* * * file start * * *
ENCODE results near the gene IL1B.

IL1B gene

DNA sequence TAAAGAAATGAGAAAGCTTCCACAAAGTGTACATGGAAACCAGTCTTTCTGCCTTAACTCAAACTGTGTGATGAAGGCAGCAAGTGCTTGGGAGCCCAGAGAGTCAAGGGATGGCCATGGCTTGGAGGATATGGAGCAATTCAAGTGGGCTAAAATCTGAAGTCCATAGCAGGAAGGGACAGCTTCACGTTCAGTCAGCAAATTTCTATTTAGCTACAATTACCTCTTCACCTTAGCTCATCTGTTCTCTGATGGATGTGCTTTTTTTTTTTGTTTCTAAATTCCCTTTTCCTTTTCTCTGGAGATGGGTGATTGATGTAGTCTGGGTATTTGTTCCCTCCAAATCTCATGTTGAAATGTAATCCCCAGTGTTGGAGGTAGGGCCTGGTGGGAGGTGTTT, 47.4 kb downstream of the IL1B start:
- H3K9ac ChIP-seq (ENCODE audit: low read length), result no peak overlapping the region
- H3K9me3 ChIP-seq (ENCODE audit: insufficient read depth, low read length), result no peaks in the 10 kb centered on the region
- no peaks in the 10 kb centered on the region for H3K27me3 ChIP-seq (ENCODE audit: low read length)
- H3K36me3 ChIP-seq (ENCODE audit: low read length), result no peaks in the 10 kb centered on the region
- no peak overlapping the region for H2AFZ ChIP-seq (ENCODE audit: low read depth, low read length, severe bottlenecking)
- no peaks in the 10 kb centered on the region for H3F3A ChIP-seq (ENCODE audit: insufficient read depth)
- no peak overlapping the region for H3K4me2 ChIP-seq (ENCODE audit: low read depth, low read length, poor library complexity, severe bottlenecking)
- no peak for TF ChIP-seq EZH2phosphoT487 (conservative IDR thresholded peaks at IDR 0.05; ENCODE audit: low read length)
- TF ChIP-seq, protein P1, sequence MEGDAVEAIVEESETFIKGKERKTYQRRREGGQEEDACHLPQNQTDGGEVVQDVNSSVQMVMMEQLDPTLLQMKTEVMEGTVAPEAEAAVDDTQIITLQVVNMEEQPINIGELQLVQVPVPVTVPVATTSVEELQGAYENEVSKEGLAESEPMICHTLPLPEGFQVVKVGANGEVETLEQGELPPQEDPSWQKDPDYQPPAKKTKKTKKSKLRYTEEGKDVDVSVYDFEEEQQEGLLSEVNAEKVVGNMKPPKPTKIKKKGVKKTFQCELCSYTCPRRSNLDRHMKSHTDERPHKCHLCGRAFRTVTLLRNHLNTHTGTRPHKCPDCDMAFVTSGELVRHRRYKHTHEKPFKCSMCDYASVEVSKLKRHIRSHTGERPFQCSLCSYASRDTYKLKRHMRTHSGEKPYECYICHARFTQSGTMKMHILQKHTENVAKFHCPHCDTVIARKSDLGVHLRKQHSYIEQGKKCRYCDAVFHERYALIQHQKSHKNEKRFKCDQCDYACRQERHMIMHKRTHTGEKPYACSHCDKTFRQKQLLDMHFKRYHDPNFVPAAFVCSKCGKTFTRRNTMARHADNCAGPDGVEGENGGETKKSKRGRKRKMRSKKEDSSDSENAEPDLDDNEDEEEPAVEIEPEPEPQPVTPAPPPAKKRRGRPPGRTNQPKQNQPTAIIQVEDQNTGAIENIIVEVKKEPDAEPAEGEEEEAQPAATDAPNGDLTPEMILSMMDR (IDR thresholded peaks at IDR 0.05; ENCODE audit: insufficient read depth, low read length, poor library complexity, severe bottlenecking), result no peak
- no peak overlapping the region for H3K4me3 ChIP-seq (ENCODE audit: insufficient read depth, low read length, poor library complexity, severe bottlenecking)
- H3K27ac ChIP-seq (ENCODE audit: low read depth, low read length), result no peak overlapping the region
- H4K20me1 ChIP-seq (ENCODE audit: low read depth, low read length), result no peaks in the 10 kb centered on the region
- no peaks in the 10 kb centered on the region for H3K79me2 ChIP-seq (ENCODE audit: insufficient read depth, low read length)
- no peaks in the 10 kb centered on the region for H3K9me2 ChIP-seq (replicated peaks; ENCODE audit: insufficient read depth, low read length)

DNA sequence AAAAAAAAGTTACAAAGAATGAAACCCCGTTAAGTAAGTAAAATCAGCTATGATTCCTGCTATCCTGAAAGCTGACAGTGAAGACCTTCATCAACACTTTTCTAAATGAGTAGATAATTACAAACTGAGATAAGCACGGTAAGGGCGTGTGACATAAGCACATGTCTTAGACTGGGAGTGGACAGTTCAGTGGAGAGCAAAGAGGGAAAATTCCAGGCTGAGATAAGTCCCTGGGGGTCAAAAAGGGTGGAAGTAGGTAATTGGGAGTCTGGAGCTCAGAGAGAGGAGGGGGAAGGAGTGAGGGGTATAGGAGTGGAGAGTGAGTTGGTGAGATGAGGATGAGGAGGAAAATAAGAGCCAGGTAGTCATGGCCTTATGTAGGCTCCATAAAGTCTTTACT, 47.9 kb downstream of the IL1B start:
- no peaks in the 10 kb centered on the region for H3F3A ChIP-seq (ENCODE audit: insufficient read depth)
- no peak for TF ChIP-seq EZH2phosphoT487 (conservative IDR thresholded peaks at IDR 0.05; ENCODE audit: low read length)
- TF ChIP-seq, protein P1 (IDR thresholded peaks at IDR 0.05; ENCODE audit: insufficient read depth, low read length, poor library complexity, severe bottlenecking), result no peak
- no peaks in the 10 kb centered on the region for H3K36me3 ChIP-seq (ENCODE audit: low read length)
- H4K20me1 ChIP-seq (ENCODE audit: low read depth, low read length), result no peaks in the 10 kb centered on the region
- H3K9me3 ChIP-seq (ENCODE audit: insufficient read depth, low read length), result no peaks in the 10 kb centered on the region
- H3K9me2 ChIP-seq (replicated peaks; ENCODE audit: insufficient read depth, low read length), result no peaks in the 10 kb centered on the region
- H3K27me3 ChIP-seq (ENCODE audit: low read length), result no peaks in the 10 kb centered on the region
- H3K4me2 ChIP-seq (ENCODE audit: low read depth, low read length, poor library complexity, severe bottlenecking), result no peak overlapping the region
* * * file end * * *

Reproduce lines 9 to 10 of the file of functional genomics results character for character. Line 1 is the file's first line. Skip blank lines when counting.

- no peaks in the 10 kb centered on the region for H3F3A ChIP-seq (ENCODE audit: insufficient read depth)
- no peak overlapping the region for H3K4me2 ChIP-seq (ENCODE audit: low read depth, low read length, poor library complexity, severe bottlenecking)